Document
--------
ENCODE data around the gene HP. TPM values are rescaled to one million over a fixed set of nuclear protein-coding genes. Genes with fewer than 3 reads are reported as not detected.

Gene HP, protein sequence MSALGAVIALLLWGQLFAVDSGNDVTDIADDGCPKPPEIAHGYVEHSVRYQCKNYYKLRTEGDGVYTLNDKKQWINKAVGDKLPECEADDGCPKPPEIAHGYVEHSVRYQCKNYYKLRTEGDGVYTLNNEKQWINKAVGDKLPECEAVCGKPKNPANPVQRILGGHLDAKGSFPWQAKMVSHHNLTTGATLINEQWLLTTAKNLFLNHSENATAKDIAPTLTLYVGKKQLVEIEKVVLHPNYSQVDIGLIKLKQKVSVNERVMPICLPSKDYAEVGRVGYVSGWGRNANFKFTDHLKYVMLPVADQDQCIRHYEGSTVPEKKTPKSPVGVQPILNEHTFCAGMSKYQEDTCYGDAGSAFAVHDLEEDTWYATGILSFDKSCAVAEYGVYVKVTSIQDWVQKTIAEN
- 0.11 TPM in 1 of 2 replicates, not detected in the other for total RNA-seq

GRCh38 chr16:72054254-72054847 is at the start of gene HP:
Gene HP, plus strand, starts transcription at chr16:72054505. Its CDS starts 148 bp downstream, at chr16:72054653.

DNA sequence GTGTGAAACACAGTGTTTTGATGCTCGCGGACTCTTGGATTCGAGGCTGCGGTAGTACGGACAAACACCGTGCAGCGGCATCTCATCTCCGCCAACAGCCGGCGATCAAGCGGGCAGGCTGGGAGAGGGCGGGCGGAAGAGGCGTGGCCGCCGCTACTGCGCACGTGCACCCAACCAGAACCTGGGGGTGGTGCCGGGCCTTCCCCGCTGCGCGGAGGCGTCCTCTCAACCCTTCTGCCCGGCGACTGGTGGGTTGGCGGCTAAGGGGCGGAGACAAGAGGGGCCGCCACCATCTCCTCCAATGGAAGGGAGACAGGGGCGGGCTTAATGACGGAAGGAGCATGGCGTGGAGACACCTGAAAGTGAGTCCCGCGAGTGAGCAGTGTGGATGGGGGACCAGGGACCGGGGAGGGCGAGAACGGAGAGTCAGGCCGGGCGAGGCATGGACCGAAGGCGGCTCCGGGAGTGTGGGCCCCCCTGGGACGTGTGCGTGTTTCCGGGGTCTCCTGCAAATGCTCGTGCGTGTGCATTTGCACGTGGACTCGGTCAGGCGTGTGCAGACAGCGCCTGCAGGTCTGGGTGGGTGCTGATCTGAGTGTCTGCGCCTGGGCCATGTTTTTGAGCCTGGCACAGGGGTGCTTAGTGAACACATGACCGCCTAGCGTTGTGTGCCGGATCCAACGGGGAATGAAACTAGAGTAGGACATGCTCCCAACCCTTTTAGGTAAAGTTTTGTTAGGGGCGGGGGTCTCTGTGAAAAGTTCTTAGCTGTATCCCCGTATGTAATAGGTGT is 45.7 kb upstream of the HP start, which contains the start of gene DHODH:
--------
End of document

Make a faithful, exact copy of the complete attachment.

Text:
ENCODE data around the gene HP. TPM values are rescaled to one million over a fixed set of nuclear protein-coding genes. Genes with fewer than 3 reads are reported as not detected.

Gene HP, protein sequence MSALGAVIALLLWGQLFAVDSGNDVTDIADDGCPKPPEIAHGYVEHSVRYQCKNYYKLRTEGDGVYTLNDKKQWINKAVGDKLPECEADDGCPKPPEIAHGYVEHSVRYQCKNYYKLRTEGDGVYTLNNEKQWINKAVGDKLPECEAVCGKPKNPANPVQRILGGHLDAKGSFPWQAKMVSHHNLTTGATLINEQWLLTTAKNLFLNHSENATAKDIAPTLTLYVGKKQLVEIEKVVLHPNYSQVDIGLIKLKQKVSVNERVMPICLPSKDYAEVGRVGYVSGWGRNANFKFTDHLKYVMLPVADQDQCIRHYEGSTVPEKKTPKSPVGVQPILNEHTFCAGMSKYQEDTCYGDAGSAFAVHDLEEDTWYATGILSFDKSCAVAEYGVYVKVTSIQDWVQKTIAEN
- 0.11 TPM in 1 of 2 replicates, not detected in the other for total RNA-seq

GRCh38 chr16:72054254-72054847 is at the start of gene HP:
Gene HP, plus strand, starts transcription at chr16:72054505. Its CDS starts 148 bp downstream, at chr16:72054653.

DNA sequence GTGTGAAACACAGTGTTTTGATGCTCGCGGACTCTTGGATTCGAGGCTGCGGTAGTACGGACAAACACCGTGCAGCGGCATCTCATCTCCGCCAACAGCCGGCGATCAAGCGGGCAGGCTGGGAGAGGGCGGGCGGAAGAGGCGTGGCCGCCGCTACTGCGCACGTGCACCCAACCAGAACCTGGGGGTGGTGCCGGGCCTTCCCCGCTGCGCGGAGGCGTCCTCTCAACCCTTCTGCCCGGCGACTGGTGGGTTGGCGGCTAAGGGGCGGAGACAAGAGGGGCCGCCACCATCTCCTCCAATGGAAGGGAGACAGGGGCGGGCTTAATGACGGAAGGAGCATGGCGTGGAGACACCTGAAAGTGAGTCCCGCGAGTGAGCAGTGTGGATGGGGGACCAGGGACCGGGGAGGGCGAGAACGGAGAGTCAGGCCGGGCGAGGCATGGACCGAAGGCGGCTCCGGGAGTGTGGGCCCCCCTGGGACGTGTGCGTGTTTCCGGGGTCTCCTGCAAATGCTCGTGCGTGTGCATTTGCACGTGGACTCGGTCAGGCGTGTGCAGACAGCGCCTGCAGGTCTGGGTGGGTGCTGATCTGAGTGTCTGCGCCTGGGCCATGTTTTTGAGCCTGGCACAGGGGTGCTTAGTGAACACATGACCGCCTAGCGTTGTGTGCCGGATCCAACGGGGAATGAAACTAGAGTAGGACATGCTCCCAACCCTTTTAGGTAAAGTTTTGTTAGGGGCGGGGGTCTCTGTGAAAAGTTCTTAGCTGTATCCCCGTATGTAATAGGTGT is 45.7 kb upstream of the HP start, which contains the start of gene DHODH: